10 Wonderful Things Mommy Guilt Says About You
If you are like most women I know you are a smart, caring, kind, sensitive, loving person. As a mother and wife you work hard at providing for the needs of your whole family. You try to maintain a safe, clean and organized home. You make sure your kids eat healthy, get enough exercise, and do their homework. You do your darndest to shape them into happy, well-behaved, well-adjusted individuals. Maybe you have a job as well to help provide for financial needs at home on top of all your other responsibilities. Even though you probably do all of this while putting your own needs last, and perhaps even getting little, if any, appreciation for your efforts, if you just happen to lose your temper or decide not to cook or make the bed, you feel guilty and horribly inadequate. After all, Suzie Q. seems to have it all together, doesn’t she? Her kids are perfect angels who participate in every extracurricular activity imaginable (gotta nourish those young brains with lots of stimulating experiences), she volunteers at school, she never loses her temper, she’s a gourmet cook, and her house is always immaculate! So why can’t you be more like her?
So there's guilt about working, not working, guilt about yelling, and then about not being firm enough with discipline, about not playing with your kids enough, or not having the time to sit down and do crafts with them, or letting them have too much screen time. You might even feel guilty about wanting to spend time away from your kids (God forbid)! And with all of this guilt going around chances are that, at least in those moments, you're not feeling very good about yourself.
What if I showed you a magic button that you could push to get rid of all of your mommy guilt instantly with no effort on your part? Would you push it? As tempting as this idea sounds, I would not recommend pushing the button. Here's why. Guilt, like every human emotion, has its place and its value. It has a message to convey. Moreover, mommy guilt says wonderful things about your core values as a person. Here is a list of 10 things that mommy guilt says about you:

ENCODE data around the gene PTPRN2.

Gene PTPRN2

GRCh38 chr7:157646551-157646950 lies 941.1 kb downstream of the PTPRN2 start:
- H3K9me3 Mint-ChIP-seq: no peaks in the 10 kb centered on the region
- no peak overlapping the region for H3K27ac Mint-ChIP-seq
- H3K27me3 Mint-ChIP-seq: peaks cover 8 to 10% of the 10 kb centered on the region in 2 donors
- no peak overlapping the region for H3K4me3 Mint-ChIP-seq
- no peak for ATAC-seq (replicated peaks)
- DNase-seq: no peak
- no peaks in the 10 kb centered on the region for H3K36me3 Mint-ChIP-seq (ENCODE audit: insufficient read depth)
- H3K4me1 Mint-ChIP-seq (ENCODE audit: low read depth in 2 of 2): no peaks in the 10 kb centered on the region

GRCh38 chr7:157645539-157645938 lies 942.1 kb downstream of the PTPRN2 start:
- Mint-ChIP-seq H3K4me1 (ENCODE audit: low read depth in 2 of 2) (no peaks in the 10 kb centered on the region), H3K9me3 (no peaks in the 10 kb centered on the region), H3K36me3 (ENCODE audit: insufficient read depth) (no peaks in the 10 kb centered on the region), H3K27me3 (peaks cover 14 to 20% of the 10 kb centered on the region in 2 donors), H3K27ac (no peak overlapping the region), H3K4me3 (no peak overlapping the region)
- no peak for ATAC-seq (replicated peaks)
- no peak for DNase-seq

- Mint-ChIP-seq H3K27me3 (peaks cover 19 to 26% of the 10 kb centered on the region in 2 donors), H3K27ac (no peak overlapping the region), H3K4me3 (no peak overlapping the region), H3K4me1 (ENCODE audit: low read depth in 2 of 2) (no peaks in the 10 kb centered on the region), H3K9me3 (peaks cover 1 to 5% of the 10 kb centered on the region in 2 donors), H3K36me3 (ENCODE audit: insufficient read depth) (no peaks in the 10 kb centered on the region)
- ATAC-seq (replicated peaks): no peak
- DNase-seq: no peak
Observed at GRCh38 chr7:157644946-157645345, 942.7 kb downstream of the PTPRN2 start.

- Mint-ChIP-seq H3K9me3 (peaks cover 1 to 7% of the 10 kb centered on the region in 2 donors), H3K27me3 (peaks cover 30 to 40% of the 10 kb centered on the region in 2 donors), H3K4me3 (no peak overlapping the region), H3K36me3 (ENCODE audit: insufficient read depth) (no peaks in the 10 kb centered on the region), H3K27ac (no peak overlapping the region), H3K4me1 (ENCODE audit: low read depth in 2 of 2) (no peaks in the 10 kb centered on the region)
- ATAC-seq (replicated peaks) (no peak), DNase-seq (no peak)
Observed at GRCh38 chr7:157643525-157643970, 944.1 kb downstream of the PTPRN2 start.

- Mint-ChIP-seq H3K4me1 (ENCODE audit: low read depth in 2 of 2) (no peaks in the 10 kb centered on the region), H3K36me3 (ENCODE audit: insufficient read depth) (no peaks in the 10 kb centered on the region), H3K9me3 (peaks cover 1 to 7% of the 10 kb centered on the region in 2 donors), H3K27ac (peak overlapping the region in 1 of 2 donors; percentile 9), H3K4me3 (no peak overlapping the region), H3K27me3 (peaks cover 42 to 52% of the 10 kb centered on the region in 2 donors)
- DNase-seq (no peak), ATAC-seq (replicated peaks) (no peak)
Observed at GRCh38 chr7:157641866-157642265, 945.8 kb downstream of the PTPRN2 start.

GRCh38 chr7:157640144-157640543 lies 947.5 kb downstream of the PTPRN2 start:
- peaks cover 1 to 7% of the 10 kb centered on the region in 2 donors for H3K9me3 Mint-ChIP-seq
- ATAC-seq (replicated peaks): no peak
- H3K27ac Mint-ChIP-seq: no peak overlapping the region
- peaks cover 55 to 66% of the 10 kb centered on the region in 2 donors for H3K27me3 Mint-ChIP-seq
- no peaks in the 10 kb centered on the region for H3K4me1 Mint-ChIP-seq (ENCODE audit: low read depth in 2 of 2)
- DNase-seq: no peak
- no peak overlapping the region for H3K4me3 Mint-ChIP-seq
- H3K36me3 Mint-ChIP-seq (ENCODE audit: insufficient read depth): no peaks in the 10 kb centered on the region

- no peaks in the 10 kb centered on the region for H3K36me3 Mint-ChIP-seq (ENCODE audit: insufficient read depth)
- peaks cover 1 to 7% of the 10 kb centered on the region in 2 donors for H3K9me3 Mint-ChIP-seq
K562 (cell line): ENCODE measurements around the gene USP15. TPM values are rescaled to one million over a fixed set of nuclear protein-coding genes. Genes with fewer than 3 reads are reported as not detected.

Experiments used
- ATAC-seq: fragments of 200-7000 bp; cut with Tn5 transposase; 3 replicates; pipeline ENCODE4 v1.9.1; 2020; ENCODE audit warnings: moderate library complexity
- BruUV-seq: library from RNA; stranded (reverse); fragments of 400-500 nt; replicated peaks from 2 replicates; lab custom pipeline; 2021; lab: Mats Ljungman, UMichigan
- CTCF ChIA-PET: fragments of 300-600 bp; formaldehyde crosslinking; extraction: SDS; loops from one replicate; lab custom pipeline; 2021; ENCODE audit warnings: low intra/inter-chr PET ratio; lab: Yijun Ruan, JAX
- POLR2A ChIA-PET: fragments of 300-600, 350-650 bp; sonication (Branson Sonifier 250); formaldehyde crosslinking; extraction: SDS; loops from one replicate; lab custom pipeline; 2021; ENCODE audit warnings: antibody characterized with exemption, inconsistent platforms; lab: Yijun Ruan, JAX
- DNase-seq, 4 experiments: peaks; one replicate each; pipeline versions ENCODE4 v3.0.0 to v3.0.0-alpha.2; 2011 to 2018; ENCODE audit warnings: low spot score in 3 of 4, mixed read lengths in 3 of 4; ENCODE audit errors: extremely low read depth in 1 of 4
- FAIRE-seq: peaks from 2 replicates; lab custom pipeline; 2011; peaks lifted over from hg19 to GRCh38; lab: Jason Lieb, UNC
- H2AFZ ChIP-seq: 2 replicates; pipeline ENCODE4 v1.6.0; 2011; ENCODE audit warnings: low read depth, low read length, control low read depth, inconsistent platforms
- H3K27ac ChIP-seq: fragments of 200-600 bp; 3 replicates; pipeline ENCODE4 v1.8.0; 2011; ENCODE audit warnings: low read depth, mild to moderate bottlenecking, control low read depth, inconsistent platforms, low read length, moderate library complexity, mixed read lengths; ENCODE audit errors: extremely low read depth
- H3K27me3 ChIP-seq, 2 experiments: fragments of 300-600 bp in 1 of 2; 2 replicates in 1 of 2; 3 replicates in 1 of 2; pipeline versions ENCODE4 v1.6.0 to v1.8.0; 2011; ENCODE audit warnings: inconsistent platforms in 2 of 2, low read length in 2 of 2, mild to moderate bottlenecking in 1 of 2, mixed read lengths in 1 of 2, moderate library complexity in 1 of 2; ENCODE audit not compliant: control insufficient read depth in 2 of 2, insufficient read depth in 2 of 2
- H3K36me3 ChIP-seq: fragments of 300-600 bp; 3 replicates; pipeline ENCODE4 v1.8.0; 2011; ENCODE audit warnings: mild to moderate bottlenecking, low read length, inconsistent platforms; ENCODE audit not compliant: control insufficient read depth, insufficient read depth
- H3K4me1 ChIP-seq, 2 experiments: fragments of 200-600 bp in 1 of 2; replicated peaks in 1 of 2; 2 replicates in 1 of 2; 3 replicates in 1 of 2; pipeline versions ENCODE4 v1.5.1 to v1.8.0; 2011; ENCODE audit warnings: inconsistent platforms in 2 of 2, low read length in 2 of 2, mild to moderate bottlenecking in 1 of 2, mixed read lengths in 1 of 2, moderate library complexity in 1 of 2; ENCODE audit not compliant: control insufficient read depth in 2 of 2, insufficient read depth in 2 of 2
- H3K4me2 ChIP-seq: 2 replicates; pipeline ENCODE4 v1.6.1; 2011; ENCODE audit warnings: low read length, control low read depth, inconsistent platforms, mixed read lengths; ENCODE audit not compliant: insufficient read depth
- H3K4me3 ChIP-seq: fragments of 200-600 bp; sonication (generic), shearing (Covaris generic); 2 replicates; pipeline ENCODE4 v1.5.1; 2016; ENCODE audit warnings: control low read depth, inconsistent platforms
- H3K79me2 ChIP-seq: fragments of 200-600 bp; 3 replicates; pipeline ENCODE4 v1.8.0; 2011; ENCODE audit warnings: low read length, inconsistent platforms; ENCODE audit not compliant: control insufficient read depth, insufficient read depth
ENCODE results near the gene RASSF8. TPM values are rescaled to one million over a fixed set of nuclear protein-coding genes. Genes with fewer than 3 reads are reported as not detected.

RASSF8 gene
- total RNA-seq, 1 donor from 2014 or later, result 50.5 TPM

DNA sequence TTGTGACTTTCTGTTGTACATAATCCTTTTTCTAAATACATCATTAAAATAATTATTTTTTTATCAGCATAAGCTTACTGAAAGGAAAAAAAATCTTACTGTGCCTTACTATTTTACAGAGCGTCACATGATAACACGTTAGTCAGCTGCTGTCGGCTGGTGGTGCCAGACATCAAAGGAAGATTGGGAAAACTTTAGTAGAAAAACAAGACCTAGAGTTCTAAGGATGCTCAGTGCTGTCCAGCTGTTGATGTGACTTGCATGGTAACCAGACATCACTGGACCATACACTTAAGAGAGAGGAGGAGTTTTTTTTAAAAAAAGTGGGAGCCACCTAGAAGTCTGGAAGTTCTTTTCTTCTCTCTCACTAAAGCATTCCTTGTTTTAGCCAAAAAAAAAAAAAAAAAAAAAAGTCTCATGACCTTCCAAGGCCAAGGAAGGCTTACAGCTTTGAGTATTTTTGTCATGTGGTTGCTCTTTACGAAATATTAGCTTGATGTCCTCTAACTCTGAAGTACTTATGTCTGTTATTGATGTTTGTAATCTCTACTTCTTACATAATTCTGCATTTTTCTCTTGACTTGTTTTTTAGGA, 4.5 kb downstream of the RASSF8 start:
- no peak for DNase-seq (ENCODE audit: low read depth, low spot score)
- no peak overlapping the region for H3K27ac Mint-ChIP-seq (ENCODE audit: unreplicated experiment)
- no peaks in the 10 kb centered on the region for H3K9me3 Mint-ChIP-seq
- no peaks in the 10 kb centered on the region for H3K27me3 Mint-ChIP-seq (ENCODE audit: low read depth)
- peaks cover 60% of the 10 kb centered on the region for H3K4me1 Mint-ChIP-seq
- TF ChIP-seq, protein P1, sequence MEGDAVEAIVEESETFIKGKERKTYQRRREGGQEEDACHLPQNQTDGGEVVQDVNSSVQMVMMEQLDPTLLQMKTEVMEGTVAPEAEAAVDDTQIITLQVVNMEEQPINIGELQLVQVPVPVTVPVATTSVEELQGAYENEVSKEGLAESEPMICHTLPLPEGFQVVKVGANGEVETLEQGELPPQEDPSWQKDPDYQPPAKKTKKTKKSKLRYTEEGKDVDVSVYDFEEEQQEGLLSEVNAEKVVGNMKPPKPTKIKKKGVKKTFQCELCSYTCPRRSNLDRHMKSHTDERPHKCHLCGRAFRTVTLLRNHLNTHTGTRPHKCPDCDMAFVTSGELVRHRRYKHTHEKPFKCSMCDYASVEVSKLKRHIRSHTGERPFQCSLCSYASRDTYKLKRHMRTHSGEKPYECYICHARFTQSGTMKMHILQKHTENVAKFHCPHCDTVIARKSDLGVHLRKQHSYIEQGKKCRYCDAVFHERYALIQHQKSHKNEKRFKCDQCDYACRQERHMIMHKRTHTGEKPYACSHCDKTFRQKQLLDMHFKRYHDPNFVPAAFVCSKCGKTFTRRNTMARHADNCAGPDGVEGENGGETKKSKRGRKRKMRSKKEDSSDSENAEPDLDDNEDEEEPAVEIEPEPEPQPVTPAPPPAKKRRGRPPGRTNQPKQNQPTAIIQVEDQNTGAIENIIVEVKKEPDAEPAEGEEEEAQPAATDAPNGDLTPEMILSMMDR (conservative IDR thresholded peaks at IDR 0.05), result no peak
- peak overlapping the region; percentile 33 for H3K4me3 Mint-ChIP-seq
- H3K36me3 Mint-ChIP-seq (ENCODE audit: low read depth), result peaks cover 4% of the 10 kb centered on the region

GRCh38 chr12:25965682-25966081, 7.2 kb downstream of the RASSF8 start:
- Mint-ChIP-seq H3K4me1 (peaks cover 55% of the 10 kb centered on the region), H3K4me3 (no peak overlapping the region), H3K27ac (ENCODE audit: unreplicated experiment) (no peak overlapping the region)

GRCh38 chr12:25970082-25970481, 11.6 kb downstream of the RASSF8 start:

You take your responsibility as a mother seriously. It’s an important job! Your children depend on you for their every need, and they look up to you for much of their life, so motherhood is a big deal and you are clearly taking that seriously or you wouldn’t worry so much.
You have a strong ethic and want to feel competent. Since you chose to be a mom you want to do the best job of it that you can (and at least as well as other moms). We’ve been hearing for years that "if you’re going to do something, do it right; do your best." I think this applies to motherhood as well. Plus, it feels good to get validation that we are doing a good job. We want to feel competent.
You have high standards of what a “good mom” should be and you’re not letting yourself off the hook. You can recognize that motherhood is not just about giving birth. There’s a whole lot that goes into it. You probably have certain role models and ideas of what good mothering entails, and you are holding yourself to those standards.
You recognize the importance of your role in shaping your little ones’ lives. As said earlier, these are young, susceptible minds and you get to mold and shape them. Your influence will reverberate throughout your child’s entire life! So the choices you make affect their choices and path later on.
You want to offer your kids the best of you. They deserve it. Of course, when you love someone you want to give them your all. Nowhere is this truer than with our own children!
You want to give your kids a childhood that is as happy as, if not happier, than your own childhood. If you grew up in a loving family with fun and happy memories, you naturally would want to give the same kind of experience to your child. And if you grew up in an abusive, neglectful, chaotic, or otherwise unhappy home you probably are taking steps to make sure your kids have a completely opposite experience.
You are a loving, caring individual with a conscience. None of this would be relevant if you were a selfish, uncaring, or self-absorbed person. You feel guilty because you care.
You recognize that you have flaws and shortcomings and don’t want your child to pay for those flaws. It should come as not surprise that no human and thus no mother is perfect. Ask yourself whether your own mother is perfect. But do you love her? Do you admire and respect her? This goes to show that one does not need to be perfect to be a good mom. Your children do not expect or want you to be perfect; they only want you to love them.
Your child deserves at least as good a childhood as every other child. We don’t want our children to want for anything, and we never want them to feel less than someone else.
You want your child to be a happy, well-adjusted person and you’re trying to equip her for life. You try to provide enriching, educational, and challenging activities and experiences for your children, teach them values such as honesty and hard-work and politeness, and fairness and communication, all because you want to make sure they grow up to be upstanding members of society, and most of all that they be confident, successful, and happy people.
So the next time you're beating yourself up over what you are doing or not doing as a mom, remember that your mommy guilt is there for a reason. Accept that the guilt will pop up from time to time, and it's saying some great things about you. At the same time, it is important to keep guilt in balance so that it does not control you. If you'd like to learn how to do this, check out my next post where I will discuss specific suggestions to help you keep mommy guilt in check.